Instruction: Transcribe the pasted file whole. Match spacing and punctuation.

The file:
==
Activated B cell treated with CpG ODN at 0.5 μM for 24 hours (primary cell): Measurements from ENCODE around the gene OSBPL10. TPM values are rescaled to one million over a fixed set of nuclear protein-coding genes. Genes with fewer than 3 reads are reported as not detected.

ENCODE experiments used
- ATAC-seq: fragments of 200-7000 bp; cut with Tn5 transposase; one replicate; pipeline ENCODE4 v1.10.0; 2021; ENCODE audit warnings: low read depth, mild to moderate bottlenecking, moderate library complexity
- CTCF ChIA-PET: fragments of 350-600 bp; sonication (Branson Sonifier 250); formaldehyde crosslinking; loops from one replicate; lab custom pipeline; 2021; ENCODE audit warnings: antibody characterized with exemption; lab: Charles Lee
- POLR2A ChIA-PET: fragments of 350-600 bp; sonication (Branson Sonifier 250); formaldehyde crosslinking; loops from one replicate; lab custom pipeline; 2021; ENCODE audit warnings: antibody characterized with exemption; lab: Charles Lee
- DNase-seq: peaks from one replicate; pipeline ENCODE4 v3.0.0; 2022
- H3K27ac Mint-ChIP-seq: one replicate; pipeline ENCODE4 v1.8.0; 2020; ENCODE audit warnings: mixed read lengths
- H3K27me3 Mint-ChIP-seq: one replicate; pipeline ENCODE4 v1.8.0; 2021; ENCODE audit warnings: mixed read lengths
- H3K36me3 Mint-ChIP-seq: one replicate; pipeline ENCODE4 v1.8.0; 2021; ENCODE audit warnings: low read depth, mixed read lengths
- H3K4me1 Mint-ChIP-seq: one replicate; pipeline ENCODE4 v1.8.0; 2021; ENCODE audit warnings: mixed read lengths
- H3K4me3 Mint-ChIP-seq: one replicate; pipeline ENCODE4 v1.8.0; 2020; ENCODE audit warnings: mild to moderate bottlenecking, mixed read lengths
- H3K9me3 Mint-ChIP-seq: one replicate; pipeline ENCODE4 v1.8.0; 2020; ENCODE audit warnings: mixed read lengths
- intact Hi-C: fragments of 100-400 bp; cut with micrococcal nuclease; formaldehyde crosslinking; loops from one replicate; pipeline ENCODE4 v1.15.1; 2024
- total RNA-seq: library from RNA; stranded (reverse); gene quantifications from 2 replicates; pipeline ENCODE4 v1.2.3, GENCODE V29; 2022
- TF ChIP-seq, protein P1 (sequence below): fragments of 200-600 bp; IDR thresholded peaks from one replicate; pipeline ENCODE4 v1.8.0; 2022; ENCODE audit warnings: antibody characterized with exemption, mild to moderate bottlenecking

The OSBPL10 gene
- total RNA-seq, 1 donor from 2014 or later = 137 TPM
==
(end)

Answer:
Activated B cell treated with CpG ODN at 0.5 μM for 24 hours (primary cell): Measurements from ENCODE around the gene OSBPL10. TPM values are rescaled to one million over a fixed set of nuclear protein-coding genes. Genes with fewer than 3 reads are reported as not detected.

ENCODE experiments used
- ATAC-seq: fragments of 200-7000 bp; cut with Tn5 transposase; one replicate; pipeline ENCODE4 v1.10.0; 2021; ENCODE audit warnings: low read depth, mild to moderate bottlenecking, moderate library complexity
- CTCF ChIA-PET: fragments of 350-600 bp; sonication (Branson Sonifier 250); formaldehyde crosslinking; loops from one replicate; lab custom pipeline; 2021; ENCODE audit warnings: antibody characterized with exemption; lab: Charles Lee
- POLR2A ChIA-PET: fragments of 350-600 bp; sonication (Branson Sonifier 250); formaldehyde crosslinking; loops from one replicate; lab custom pipeline; 2021; ENCODE audit warnings: antibody characterized with exemption; lab: Charles Lee
- DNase-seq: peaks from one replicate; pipeline ENCODE4 v3.0.0; 2022
- H3K27ac Mint-ChIP-seq: one replicate; pipeline ENCODE4 v1.8.0; 2020; ENCODE audit warnings: mixed read lengths
- H3K27me3 Mint-ChIP-seq: one replicate; pipeline ENCODE4 v1.8.0; 2021; ENCODE audit warnings: mixed read lengths
- H3K36me3 Mint-ChIP-seq: one replicate; pipeline ENCODE4 v1.8.0; 2021; ENCODE audit warnings: low read depth, mixed read lengths
- H3K4me1 Mint-ChIP-seq: one replicate; pipeline ENCODE4 v1.8.0; 2021; ENCODE audit warnings: mixed read lengths
- H3K4me3 Mint-ChIP-seq: one replicate; pipeline ENCODE4 v1.8.0; 2020; ENCODE audit warnings: mild to moderate bottlenecking, mixed read lengths
- H3K9me3 Mint-ChIP-seq: one replicate; pipeline ENCODE4 v1.8.0; 2020; ENCODE audit warnings: mixed read lengths
- intact Hi-C: fragments of 100-400 bp; cut with micrococcal nuclease; formaldehyde crosslinking; loops from one replicate; pipeline ENCODE4 v1.15.1; 2024
- total RNA-seq: library from RNA; stranded (reverse); gene quantifications from 2 replicates; pipeline ENCODE4 v1.2.3, GENCODE V29; 2022
- TF ChIP-seq, protein P1 (sequence below): fragments of 200-600 bp; IDR thresholded peaks from one replicate; pipeline ENCODE4 v1.8.0; 2022; ENCODE audit warnings: antibody characterized with exemption, mild to moderate bottlenecking

The OSBPL10 gene
- total RNA-seq, 1 donor from 2014 or later = 137 TPM